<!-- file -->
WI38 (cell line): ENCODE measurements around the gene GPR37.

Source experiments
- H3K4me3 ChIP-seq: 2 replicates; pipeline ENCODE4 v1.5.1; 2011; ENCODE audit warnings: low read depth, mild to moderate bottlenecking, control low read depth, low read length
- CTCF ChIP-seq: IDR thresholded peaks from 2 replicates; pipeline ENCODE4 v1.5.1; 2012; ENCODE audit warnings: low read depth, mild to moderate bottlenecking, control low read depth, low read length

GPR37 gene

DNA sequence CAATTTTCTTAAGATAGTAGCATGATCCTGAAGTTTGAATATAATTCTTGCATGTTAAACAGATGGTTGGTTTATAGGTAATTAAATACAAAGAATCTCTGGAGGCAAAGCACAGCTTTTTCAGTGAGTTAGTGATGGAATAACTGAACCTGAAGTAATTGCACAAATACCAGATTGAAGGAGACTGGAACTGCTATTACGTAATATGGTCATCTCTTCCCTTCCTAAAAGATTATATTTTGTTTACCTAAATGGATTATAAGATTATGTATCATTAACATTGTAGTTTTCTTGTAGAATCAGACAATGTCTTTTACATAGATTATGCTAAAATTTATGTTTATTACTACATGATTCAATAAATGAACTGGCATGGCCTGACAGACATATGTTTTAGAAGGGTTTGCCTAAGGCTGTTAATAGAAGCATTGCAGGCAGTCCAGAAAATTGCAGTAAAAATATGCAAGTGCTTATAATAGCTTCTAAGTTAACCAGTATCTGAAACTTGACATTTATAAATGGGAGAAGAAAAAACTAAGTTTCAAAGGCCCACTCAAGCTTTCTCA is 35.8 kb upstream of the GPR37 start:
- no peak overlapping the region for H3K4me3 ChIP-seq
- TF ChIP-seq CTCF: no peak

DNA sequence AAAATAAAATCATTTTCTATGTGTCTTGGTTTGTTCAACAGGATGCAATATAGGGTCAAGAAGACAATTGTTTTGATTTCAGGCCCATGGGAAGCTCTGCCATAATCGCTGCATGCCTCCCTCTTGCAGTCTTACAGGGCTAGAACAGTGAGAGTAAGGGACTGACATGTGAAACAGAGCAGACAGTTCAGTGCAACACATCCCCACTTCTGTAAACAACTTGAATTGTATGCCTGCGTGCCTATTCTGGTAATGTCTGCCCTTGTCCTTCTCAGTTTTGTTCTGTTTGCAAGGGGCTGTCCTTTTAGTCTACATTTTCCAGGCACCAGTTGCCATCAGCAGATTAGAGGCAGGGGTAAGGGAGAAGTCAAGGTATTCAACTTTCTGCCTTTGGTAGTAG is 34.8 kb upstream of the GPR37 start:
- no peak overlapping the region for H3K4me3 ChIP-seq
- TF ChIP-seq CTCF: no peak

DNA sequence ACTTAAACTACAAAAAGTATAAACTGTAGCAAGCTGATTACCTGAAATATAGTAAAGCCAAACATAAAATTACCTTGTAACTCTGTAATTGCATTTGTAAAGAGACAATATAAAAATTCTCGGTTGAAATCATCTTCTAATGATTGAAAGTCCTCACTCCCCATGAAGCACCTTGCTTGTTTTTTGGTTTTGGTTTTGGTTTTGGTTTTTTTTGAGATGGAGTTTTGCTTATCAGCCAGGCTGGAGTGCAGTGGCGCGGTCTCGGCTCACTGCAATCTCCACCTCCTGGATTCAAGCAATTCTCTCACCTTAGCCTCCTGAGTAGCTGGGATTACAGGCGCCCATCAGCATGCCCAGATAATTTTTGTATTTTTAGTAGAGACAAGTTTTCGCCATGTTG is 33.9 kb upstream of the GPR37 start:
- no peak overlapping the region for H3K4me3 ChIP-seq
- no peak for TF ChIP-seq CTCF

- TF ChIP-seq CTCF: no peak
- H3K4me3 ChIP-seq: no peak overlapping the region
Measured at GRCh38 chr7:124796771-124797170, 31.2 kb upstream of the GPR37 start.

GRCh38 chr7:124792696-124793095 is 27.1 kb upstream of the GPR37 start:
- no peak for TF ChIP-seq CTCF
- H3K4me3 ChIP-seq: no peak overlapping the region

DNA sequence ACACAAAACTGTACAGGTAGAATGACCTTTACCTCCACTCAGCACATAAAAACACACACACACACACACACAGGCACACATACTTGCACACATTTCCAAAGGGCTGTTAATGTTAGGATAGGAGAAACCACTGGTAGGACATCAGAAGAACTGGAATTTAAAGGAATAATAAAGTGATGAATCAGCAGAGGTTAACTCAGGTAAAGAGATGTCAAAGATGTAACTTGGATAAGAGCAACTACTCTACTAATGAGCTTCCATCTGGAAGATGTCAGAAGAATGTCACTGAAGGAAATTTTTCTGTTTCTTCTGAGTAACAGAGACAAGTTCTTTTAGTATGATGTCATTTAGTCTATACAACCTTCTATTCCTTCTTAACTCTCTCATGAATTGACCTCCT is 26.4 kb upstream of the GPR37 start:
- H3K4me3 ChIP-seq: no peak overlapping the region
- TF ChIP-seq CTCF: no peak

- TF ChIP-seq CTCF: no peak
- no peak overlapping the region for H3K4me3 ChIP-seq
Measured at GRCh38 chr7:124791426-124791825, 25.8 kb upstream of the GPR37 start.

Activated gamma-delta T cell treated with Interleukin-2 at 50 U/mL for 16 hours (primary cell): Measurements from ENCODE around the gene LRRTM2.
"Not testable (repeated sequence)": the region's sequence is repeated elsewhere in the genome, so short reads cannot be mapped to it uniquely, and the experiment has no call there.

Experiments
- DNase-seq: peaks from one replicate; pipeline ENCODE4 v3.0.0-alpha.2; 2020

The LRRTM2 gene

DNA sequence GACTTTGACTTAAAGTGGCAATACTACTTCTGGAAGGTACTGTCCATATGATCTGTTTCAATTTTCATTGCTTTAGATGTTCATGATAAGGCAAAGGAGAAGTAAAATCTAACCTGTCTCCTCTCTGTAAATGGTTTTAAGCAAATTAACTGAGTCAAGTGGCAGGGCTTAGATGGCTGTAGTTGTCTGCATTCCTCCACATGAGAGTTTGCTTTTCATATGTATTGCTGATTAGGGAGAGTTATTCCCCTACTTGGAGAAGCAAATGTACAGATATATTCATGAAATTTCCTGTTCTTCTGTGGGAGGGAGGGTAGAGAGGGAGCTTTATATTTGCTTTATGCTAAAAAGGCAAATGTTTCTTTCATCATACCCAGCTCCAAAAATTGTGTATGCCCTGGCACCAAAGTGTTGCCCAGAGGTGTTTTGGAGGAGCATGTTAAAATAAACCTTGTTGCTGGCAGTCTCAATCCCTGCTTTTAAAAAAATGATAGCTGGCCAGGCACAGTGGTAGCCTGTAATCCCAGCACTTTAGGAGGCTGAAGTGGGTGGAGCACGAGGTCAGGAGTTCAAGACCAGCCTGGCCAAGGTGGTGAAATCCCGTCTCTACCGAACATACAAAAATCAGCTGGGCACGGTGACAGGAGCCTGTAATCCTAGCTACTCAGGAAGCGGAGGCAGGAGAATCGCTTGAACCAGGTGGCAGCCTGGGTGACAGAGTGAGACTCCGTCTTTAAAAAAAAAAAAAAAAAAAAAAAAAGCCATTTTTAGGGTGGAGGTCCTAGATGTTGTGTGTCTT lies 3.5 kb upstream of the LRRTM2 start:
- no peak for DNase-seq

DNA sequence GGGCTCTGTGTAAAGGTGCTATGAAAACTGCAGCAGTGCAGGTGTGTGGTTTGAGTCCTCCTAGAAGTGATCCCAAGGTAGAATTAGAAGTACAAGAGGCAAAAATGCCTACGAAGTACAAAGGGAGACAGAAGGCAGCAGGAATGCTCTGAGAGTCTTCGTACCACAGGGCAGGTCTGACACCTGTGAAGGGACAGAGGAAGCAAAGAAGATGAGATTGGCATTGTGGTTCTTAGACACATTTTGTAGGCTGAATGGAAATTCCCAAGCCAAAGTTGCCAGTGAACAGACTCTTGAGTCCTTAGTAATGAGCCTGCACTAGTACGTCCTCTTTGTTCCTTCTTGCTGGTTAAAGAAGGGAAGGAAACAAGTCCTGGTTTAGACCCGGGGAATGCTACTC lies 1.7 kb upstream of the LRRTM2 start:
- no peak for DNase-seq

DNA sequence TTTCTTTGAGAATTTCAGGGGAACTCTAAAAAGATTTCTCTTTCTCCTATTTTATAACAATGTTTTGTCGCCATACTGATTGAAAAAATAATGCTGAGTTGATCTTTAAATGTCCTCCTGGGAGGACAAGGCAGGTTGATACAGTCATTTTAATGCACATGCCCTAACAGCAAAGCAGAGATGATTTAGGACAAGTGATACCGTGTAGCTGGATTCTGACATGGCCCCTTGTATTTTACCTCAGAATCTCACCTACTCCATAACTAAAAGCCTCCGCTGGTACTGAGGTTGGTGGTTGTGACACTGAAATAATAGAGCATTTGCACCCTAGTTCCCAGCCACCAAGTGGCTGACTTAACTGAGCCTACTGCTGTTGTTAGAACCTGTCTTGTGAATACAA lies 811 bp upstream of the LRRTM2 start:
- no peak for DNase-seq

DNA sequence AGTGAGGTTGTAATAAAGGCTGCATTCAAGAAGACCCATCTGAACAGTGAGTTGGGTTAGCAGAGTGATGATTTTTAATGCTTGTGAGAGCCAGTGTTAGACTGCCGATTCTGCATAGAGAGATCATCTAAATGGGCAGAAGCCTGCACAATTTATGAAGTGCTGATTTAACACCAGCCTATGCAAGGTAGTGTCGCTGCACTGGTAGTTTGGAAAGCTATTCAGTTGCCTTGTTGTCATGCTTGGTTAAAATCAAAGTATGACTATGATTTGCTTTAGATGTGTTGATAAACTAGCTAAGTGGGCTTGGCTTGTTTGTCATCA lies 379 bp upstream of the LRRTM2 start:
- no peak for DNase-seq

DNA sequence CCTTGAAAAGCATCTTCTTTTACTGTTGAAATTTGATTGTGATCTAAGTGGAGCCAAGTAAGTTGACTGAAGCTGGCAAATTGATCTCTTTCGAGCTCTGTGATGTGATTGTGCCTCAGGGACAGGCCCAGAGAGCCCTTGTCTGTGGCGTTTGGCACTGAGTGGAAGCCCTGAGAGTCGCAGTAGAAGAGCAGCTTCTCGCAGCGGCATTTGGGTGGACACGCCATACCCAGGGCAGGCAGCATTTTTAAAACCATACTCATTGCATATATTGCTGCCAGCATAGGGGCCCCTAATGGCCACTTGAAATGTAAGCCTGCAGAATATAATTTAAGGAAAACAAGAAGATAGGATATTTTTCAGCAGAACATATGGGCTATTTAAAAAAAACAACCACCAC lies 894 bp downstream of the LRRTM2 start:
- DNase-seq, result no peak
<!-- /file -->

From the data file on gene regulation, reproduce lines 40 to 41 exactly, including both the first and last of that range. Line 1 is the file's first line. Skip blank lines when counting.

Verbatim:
DNA sequence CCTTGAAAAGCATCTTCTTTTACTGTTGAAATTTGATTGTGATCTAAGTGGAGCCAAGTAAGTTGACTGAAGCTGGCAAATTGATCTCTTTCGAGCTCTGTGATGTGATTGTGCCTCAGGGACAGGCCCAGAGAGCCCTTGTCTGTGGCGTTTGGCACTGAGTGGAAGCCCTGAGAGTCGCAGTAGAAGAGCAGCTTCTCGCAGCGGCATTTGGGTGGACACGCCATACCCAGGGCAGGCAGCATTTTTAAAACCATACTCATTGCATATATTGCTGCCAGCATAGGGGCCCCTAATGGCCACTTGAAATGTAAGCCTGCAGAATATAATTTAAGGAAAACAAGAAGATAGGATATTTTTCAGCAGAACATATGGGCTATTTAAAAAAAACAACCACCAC lies 894 bp downstream of the LRRTM2 start:
- DNase-seq, result no peak